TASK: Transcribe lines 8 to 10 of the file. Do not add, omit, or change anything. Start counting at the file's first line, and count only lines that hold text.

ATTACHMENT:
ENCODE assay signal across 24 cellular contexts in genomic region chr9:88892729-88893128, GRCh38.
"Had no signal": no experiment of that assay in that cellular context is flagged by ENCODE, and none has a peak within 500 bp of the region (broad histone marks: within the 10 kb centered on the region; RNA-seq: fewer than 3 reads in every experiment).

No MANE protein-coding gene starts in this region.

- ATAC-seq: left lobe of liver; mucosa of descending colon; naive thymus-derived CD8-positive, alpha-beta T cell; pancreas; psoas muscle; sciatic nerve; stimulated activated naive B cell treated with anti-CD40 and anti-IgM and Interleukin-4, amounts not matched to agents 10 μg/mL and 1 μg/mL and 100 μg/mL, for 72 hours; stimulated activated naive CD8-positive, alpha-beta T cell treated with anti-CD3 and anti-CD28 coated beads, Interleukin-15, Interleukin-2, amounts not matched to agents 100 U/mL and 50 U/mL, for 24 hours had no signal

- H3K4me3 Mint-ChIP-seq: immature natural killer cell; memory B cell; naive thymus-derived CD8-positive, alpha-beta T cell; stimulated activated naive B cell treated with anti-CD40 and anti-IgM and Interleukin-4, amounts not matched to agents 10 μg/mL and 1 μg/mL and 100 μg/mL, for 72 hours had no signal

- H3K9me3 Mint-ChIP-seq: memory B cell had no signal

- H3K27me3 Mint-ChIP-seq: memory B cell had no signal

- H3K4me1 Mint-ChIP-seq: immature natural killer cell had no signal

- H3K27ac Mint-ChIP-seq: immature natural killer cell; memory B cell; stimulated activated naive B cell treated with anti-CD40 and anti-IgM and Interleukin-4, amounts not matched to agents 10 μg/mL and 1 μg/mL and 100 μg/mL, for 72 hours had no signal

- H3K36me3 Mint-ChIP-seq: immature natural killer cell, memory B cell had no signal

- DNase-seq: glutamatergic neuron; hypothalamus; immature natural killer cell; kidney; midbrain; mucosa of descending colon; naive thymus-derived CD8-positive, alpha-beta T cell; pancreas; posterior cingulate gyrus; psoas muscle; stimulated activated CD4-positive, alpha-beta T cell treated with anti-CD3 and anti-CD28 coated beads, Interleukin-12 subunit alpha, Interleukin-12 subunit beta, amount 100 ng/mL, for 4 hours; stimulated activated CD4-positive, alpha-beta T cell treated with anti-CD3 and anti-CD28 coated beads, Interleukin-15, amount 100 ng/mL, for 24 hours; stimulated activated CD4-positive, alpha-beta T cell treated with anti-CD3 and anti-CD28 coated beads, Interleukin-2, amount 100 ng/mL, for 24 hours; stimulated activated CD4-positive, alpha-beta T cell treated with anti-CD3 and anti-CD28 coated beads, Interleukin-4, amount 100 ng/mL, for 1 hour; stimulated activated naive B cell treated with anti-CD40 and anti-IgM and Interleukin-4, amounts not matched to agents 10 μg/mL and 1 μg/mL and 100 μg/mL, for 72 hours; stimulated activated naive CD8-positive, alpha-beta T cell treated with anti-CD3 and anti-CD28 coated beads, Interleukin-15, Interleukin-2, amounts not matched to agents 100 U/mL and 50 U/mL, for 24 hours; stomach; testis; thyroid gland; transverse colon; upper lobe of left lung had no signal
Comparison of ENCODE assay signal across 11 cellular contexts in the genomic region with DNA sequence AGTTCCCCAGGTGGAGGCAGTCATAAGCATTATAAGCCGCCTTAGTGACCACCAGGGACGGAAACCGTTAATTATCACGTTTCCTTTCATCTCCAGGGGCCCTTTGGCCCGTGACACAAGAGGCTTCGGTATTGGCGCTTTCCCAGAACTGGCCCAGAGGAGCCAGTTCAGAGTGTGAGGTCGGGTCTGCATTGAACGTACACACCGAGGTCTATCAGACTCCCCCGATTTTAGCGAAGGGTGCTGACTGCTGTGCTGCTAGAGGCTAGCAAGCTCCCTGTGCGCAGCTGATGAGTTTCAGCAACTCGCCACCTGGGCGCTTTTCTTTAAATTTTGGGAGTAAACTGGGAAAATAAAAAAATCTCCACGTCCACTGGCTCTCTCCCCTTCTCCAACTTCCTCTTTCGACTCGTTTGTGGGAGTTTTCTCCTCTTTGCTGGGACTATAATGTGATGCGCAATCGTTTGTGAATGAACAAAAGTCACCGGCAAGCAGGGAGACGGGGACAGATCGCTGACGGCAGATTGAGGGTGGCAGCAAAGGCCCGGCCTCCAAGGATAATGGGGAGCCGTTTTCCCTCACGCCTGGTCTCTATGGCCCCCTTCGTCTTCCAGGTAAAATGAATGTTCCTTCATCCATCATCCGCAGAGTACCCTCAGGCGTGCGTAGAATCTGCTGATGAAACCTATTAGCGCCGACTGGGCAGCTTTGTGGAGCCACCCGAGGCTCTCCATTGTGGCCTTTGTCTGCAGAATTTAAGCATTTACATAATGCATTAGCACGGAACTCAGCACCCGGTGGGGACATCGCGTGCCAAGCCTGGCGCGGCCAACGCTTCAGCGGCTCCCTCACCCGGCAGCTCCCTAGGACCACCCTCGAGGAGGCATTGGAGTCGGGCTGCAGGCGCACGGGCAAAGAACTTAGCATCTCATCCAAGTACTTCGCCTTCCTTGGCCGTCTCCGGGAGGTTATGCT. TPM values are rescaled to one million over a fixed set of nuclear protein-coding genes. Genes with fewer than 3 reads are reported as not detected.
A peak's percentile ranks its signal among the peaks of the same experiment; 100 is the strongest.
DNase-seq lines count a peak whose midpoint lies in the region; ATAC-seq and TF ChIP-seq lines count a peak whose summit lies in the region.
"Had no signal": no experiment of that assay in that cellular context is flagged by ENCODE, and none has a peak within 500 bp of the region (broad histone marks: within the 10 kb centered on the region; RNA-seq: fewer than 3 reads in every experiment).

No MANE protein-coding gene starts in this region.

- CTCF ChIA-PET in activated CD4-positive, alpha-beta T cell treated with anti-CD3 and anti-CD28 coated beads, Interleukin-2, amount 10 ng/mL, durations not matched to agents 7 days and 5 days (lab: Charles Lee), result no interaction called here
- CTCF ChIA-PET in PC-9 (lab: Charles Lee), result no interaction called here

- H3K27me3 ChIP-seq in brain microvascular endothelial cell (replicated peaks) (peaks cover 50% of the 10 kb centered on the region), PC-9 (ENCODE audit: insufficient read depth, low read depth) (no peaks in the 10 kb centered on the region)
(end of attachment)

- H3K4me1 Mint-ChIP-seq: immature natural killer cell had no signal

- H3K27ac Mint-ChIP-seq: immature natural killer cell; memory B cell; stimulated activated naive B cell treated with anti-CD40 and anti-IgM and Interleukin-4, amounts not matched to agents 10 μg/mL and 1 μg/mL and 100 μg/mL, for 72 hours had no signal

- H3K36me3 Mint-ChIP-seq: immature natural killer cell, memory B cell had no signal